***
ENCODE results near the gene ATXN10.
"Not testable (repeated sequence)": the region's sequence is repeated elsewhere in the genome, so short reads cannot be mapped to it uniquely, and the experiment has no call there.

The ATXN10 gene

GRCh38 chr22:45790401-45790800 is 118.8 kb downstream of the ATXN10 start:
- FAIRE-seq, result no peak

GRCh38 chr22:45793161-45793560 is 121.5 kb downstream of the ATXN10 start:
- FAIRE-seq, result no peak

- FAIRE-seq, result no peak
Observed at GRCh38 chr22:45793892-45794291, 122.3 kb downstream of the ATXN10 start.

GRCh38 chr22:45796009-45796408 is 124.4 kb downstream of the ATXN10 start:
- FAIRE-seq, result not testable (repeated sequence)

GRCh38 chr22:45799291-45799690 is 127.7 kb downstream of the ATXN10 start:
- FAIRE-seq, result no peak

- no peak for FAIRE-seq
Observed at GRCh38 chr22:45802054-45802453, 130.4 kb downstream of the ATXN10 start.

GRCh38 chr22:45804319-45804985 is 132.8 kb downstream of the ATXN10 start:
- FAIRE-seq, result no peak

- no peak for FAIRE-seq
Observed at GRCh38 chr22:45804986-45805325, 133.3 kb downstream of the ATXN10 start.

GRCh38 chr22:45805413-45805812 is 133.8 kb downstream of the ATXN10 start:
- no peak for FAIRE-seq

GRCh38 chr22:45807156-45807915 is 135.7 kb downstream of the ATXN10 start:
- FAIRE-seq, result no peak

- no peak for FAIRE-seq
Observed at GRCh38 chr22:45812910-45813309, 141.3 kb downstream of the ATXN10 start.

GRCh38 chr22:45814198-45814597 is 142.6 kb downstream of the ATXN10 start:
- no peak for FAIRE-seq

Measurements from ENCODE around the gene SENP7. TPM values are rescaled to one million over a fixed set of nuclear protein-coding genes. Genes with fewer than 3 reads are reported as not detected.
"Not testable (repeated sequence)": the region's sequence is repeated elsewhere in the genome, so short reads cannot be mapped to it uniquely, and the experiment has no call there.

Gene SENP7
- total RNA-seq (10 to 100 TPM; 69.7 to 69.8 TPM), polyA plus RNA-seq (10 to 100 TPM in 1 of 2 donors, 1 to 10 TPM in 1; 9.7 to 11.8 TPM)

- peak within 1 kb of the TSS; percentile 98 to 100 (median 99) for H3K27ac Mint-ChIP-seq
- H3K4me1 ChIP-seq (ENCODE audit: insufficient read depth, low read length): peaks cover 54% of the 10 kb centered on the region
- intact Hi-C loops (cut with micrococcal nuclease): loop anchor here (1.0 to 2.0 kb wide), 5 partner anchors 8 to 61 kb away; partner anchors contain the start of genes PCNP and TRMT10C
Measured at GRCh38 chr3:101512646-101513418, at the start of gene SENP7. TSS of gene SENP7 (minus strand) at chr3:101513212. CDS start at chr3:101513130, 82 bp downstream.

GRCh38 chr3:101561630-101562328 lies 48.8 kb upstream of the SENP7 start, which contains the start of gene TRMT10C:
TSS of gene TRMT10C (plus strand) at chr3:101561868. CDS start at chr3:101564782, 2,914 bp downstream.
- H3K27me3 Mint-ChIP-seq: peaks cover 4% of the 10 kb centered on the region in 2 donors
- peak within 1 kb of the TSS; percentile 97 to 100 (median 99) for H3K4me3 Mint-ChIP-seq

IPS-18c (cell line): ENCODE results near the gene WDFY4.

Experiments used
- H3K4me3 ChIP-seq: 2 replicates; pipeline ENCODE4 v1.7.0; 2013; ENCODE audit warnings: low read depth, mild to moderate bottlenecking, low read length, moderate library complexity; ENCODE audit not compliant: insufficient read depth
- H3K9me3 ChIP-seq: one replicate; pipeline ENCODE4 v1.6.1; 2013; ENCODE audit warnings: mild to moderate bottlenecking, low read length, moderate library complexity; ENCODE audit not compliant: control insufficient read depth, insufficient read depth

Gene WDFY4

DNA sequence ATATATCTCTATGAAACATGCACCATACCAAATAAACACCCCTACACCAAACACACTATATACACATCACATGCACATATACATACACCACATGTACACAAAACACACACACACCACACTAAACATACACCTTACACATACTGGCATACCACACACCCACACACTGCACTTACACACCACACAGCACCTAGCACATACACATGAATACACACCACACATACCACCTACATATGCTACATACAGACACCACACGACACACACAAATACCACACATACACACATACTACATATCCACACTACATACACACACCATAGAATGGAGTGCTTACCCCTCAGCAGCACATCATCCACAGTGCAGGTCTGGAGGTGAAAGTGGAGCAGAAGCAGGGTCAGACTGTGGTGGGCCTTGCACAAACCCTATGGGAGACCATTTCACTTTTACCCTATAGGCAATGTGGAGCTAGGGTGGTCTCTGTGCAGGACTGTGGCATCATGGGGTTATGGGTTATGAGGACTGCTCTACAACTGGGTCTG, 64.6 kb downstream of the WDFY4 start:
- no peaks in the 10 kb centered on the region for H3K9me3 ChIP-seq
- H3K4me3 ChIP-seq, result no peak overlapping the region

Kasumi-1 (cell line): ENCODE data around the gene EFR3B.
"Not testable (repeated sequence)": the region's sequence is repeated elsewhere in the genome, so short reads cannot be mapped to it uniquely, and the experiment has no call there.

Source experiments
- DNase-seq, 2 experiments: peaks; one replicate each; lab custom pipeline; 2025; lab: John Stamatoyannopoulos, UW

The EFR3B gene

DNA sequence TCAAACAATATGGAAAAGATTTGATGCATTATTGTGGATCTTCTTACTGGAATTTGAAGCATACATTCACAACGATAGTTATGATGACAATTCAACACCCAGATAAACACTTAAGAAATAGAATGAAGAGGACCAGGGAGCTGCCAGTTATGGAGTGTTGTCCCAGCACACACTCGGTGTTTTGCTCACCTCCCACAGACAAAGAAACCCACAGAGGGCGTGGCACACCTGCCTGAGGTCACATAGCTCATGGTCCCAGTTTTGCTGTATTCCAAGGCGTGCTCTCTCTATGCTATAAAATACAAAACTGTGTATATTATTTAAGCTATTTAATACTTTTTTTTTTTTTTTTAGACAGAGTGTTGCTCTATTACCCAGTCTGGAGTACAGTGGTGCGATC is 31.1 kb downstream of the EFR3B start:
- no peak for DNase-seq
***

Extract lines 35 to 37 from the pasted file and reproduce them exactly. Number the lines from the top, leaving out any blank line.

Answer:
Measured at GRCh38 chr3:101512646-101513418, at the start of gene SENP7. TSS of gene SENP7 (minus strand) at chr3:101513212. CDS start at chr3:101513130, 82 bp downstream.

GRCh38 chr3:101561630-101562328 lies 48.8 kb upstream of the SENP7 start, which contains the start of gene TRMT10C:
TSS of gene TRMT10C (plus strand) at chr3:101561868. CDS start at chr3:101564782, 2,914 bp downstream.